• Weight stable for three months prior to enrollment in study (weight change < 3 kg over a period of three months)
  • Habitual dietary fibre ≤ 25g/day (as assessed by 3-day dietary record)
  • Non-smokers
  • No current or history of endocrine disease, gastrointestinal disease, kidney or liver diseases, cardiovascular disease, pancreatitis, or cancer
  • Hydrogen producers

Exclusion Criteria:

  • Use of antibiotic less than three months prior to participation in the study
  • Participation in other research studies in the previous three months
  • Blood donation less than three months before participation in study
  • Anaemia
  • Hypertension
  • Pregnancy or breastfeeding
  • Substance abuse
  • Vegan diet
  • Regular use of prebiotic, probiotic or symbiotic food items/ supplements
  • Intense exercise undertaken for more than 5h per week
  • Metallic or electronic implants e.g. pacemaker, cochlear ear implants, fixed dental braces
  • Claustrophobia
  • Depression

Information from the National Library of Medicine

To learn more about this study, you or your doctor may contact the study research staff using the contact information provided by the sponsor.

Please refer to this study by its ClinicalTrials.gov identifier (NCT number): NCT00912197


Locations
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United Kingdom
Imperial College London, Hammersmith Hospital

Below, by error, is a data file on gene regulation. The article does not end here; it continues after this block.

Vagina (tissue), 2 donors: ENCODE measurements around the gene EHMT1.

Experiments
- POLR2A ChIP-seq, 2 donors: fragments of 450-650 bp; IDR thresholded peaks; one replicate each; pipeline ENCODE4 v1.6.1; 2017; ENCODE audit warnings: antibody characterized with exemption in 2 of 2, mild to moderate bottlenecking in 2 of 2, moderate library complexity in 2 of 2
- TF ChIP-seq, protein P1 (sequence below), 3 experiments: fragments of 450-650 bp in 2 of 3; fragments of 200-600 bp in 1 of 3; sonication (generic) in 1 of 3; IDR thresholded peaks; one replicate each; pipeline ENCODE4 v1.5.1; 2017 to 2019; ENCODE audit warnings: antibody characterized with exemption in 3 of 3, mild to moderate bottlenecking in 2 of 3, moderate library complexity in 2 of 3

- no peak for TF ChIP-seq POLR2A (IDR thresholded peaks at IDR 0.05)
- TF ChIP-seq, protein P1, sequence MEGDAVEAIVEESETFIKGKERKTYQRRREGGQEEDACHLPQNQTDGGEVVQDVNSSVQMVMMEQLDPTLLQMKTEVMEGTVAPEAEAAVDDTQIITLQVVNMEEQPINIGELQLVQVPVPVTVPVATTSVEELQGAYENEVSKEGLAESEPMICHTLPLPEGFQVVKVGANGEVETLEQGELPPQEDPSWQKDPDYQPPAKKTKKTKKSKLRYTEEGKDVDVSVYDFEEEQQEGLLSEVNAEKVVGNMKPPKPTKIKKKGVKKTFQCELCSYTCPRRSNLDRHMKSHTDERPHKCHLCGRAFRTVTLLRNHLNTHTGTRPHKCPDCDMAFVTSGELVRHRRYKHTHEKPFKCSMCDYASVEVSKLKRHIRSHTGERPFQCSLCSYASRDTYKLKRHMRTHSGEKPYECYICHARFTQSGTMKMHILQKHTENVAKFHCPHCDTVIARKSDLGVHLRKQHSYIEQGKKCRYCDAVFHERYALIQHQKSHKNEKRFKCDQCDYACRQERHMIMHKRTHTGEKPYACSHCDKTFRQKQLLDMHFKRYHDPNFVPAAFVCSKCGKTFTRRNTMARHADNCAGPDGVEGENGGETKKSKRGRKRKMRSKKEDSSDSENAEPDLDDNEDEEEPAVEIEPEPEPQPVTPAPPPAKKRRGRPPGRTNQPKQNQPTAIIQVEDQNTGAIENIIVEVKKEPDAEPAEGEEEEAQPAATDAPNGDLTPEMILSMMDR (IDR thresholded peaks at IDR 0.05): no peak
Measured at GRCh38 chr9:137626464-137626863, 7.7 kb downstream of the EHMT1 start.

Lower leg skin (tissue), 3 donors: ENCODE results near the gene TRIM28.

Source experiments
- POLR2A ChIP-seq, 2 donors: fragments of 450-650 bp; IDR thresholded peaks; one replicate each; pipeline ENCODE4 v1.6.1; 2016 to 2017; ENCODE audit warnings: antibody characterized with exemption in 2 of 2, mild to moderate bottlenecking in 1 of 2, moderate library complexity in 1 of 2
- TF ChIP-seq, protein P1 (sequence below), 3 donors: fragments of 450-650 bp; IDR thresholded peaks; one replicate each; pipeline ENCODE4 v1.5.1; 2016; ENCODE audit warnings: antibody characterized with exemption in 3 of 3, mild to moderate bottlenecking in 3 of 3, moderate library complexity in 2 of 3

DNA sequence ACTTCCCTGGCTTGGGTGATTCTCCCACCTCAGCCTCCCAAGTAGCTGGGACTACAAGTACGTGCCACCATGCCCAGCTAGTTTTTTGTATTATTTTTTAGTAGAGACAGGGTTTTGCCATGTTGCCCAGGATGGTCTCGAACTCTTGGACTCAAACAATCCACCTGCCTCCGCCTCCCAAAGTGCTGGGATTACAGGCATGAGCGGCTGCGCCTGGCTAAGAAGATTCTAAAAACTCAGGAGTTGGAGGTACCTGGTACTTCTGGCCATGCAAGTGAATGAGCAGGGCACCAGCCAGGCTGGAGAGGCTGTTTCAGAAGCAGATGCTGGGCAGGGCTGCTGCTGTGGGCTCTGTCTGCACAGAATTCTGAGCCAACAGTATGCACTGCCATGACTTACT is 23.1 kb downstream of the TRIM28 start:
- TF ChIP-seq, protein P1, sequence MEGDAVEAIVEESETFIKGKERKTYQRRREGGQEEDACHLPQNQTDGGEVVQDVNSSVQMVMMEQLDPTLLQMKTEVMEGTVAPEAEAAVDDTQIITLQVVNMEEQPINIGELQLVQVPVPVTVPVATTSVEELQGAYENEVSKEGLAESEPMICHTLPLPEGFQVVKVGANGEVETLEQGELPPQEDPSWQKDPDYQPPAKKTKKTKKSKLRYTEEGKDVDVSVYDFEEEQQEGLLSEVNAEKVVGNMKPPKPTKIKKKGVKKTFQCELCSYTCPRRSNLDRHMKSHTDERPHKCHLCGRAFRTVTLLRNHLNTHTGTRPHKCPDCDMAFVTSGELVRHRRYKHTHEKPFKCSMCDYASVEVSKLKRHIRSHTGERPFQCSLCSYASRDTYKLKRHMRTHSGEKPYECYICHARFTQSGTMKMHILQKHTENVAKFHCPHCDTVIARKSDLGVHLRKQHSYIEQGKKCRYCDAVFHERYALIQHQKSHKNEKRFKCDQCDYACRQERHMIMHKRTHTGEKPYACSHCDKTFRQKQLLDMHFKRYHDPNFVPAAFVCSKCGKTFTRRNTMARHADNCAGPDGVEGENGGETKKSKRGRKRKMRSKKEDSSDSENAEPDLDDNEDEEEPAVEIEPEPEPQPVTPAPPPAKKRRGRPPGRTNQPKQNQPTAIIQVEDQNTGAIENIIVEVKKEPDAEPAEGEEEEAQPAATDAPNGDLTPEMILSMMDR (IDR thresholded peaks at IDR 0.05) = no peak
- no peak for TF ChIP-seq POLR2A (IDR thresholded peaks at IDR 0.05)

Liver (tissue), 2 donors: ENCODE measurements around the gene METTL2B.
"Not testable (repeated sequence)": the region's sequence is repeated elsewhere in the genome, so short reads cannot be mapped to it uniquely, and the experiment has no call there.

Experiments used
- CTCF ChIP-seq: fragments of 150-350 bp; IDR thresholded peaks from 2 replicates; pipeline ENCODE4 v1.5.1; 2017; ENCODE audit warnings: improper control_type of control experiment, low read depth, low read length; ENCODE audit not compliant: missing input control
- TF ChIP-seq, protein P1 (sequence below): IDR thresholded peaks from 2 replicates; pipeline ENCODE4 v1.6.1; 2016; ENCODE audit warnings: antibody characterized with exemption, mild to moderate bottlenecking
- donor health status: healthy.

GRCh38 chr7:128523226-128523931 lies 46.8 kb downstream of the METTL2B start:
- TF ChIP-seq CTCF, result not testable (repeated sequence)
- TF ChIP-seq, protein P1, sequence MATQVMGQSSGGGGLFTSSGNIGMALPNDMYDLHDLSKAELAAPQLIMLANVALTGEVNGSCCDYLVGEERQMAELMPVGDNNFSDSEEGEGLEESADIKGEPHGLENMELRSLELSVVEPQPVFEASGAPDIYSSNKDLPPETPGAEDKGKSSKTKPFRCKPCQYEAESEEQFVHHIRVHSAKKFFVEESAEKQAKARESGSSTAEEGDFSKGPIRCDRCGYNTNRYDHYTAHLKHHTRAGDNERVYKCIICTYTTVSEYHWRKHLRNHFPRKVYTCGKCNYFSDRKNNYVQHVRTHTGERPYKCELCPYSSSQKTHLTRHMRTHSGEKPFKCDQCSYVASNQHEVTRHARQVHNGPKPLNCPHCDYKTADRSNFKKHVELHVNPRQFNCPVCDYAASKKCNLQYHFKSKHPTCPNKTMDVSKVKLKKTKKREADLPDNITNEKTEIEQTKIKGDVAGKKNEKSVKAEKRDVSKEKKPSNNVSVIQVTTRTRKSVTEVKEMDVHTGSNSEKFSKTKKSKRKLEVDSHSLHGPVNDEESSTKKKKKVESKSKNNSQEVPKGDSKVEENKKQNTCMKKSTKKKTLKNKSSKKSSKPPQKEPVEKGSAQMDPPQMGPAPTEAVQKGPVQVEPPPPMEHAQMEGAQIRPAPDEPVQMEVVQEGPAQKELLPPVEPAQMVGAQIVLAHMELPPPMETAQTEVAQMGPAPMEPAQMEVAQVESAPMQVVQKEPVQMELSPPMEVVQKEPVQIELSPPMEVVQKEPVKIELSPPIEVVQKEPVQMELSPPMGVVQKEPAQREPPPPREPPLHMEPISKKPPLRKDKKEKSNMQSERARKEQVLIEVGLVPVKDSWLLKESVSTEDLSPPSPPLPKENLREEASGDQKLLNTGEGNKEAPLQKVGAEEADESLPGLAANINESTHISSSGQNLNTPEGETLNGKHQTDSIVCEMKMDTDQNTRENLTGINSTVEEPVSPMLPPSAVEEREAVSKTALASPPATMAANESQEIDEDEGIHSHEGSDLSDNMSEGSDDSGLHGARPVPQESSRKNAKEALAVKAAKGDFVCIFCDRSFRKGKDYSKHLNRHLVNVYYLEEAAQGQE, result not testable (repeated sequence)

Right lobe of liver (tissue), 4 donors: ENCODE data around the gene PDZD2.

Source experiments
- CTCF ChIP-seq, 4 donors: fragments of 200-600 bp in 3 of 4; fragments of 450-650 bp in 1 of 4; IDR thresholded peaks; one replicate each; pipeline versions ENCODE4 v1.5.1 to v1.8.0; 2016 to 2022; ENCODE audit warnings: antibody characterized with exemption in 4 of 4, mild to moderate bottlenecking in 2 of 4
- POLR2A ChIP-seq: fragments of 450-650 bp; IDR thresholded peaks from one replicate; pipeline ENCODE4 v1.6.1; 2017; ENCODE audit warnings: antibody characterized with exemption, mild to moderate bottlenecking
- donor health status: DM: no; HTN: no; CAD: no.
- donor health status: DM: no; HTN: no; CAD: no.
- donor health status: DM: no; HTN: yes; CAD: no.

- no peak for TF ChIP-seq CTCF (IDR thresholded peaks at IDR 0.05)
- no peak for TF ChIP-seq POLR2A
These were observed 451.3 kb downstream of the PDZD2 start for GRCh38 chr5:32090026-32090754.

London, United Kingdom, W12 0NN
Sponsors and Collaborators
Imperial College London
Investigators
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Principal Investigator: Gary S Frost Imperial College London
Publications of Results:
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Responsible Party: Imperial College London
ClinicalTrials.gov Identifier: NCT00912197    
Other Study ID Numbers: CRO1243
First Posted: June 3, 2009    Key Record Dates
Results First Posted: December 30, 2020
Last Update Posted: January 14, 2021
Last Verified: January 2021
Individual Participant Data (IPD) Sharing Statement:
Plan to Share IPD: No

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Studies a U.S. FDA-regulated Drug Product: No
Studies a U.S. FDA-regulated Device Product: No
Keywords provided by Imperial College London:
Appetite regulation
Oligofructose intake
Additional relevant MeSH terms:
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Overweight
Body Weight